The semi-dry riverbed shown in this snapshot gives a feel for the rigors of ground travel in Sudan, which is at its best challenging and at its worst downright life-threatening. Yes, we crossed this riverbed in a Land Rover while on our way from Narus to Kuron, easing down the mucky bank on the right, splashing through the water, and then hanging on for the near-vertical climb up the left bank. For a moment I worried that our vehicle was literally going to topple over backwards in an Olympic-style backflip! Our intrepid Sudanese driver, however, didn't even blink; I couldn't tell whether his furrowed brow and maniacal grin signaled intense concentration or a sudden death wish.
Most of Southern Sudan lacks roads of any kind. Paved roads remain only a distant future dream (except in Juba, the provisional capital, which now has exactly 2 paved streets). Most rivers have no bridges. Travelers are often stranded for hours (or days) on one bank of a river, waiting for the water level to drop so that they can slog across to the other bank. Even bone-dry riverbeds are deceptively dangerous: Bishop Paride Taban nearly drowned once while crossing a dry wadi when a flash flood suddenly engulfed his vehicle. He escaped only because he was able to squeeze out through an open window and somehow swim to safety amid the muddied water and uprooted trees. The vehicle was never found.
Bush planes are actually the safest form of travel in S. Sudan, but chartering them is prohibitively expensive. For now, Mercy Beyond Borders travels by vehicle. The lack of rest stops or roadside eateries (hard to have a roadside restaurant when there are no roads!) doesn't worry me, but the likelihood of mechanical breakdown, armed ambush, or flash floods is enough to keep anyone awake. I'm always a bit surprised--and more than a bit grateful-- to arrive safely at any Sudanese destination. And I have tremendous respect for all who live and work there, day in and day out.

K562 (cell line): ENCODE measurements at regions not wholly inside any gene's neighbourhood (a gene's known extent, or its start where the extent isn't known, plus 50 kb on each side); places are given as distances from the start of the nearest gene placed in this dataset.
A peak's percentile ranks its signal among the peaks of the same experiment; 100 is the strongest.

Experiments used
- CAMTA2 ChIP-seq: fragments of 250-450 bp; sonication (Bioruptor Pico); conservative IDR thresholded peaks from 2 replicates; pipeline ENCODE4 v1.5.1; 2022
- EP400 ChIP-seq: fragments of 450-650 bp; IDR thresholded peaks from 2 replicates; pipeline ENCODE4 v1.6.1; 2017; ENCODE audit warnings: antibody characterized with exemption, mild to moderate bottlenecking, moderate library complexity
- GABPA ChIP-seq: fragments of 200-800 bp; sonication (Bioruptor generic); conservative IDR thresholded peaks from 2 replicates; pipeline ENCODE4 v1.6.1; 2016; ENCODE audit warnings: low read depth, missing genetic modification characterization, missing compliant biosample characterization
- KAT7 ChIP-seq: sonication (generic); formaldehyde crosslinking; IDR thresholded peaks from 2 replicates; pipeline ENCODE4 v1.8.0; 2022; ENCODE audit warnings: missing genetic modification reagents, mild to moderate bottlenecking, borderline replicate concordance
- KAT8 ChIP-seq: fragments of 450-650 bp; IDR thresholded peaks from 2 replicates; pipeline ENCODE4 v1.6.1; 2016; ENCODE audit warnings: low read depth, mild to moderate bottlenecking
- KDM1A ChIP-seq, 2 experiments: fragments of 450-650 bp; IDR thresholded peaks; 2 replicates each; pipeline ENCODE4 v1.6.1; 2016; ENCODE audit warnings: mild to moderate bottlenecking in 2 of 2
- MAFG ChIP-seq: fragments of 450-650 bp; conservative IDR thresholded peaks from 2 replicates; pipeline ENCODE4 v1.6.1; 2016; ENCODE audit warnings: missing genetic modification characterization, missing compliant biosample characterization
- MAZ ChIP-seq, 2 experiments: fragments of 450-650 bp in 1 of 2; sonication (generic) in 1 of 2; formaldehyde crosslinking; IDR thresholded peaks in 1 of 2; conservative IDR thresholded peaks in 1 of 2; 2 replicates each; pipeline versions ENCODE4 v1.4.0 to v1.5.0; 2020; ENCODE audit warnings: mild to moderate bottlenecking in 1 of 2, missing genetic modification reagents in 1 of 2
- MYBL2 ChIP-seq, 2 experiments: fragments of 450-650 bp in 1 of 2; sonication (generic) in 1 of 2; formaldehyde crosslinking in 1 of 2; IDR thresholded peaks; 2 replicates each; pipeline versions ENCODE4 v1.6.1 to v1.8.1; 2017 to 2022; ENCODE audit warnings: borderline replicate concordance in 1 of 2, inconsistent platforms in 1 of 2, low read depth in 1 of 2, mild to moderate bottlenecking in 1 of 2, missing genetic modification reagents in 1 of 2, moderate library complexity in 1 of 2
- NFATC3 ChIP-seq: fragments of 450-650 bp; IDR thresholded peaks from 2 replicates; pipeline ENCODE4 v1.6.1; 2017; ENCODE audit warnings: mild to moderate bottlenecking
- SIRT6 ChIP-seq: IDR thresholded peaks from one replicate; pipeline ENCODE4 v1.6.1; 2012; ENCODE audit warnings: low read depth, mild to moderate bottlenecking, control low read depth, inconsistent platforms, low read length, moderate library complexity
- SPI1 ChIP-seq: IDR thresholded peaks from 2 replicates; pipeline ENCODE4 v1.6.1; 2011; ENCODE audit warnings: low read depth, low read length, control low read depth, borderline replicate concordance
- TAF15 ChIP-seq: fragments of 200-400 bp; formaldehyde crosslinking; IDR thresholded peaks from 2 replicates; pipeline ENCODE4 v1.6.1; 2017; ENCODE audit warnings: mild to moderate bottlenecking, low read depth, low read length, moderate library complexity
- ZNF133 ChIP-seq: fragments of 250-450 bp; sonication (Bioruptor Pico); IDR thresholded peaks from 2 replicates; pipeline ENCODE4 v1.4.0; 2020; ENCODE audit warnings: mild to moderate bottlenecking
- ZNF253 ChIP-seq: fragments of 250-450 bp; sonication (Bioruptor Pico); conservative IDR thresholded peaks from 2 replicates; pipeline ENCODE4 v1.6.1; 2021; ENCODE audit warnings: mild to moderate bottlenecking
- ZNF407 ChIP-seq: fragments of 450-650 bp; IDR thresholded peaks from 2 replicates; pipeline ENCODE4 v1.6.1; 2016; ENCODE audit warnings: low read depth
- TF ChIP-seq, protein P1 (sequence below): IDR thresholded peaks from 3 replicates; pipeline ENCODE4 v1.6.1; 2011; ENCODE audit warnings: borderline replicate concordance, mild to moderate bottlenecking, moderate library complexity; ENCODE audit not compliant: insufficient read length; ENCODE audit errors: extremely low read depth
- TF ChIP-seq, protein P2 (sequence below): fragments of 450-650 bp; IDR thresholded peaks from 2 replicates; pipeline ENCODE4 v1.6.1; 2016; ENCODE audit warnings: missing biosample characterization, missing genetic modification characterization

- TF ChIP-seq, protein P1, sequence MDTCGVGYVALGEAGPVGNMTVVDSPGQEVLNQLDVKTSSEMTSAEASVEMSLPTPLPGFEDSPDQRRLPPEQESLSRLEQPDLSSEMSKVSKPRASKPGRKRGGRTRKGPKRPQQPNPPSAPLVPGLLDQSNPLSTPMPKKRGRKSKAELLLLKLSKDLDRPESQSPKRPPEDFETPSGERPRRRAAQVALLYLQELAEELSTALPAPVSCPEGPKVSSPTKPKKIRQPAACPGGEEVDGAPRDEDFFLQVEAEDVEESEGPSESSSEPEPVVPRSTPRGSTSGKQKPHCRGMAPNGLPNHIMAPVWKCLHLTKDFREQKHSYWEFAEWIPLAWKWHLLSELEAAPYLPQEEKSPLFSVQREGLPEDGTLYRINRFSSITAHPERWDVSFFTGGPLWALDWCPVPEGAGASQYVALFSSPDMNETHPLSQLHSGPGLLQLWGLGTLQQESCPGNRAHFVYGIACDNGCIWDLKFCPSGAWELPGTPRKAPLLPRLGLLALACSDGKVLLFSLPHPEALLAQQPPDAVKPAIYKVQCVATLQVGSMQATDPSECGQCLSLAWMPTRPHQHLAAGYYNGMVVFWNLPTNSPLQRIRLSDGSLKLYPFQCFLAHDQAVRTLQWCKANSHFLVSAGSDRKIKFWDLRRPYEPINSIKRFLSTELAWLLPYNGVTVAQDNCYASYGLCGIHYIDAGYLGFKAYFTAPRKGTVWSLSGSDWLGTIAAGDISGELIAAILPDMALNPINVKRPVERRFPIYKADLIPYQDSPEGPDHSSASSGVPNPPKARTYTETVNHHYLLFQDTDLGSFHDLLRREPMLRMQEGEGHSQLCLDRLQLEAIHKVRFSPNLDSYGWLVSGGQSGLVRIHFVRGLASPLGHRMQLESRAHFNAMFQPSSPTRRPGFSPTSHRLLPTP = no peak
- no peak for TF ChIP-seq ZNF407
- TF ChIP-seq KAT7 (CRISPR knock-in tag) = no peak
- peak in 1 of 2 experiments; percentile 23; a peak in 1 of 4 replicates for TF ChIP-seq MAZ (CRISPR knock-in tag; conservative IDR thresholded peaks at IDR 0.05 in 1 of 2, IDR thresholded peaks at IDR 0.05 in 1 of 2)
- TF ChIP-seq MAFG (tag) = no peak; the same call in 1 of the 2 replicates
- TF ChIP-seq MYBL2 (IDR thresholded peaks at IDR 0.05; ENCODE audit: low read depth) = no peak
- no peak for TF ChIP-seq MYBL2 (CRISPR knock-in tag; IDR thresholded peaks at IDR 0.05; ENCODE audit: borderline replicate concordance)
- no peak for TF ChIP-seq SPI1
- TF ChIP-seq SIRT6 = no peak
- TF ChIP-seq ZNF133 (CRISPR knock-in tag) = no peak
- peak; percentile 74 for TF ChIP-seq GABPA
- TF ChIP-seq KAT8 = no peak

Disarmament is a good thing, right? Yes, but in Sudan, where nearly every male has a gun, it can actually escalate violence.
Prior to the April elections, the military in Southern Sudan began entering villages to force the people to turn in their AK-47s. Surely this is a good thing. However, some people feared being defenseless: "If I give up my rifle, but the men in the neighboring village do not, I will not be able to protect myself or my family..."
When any family failed to surrender their weapons, the soldiers summarily grabbed the family's young children and beat them severely until the parents complied. Some fathers instead attacked the soldiers. People were killed. All of this added to the general unrest that pervaded Sudan at election time. Thankfully, the violence did not spread and the elections were completed without major disruption. But the people remain distrustful that peace can endure. They cling to their weapons for safety. It is the terrible legacy of four decades of civil war.
This photo shows Anna Mijji and two friends heading to "the mall" in Narus, on their way to purchase food supplies for the weekend health promotion workshops which they conduct in the rural villages. They are crossing the wadi (dry riverbed) to get to the Dinka Market stalls on the far side of Narus town. In the market they may find butchered goat shanks hanging from a large hook, fresh onions, pounded maize, not-so-fresh tomatoes or cabbage trucked in from Kenya, as well as staples such as soap, salt, and cooking oil imported from neighboring countries. Sr. Kathleen Connolly, the California Mercy Sister who started the health promotion project and trained Anna, will return to S. Sudan in July to formally transition the project to the Sudanese women to continue through 2011. CONGRATS to Anna for her local leadership of this effort to improve maternal/child health among the Toposa women.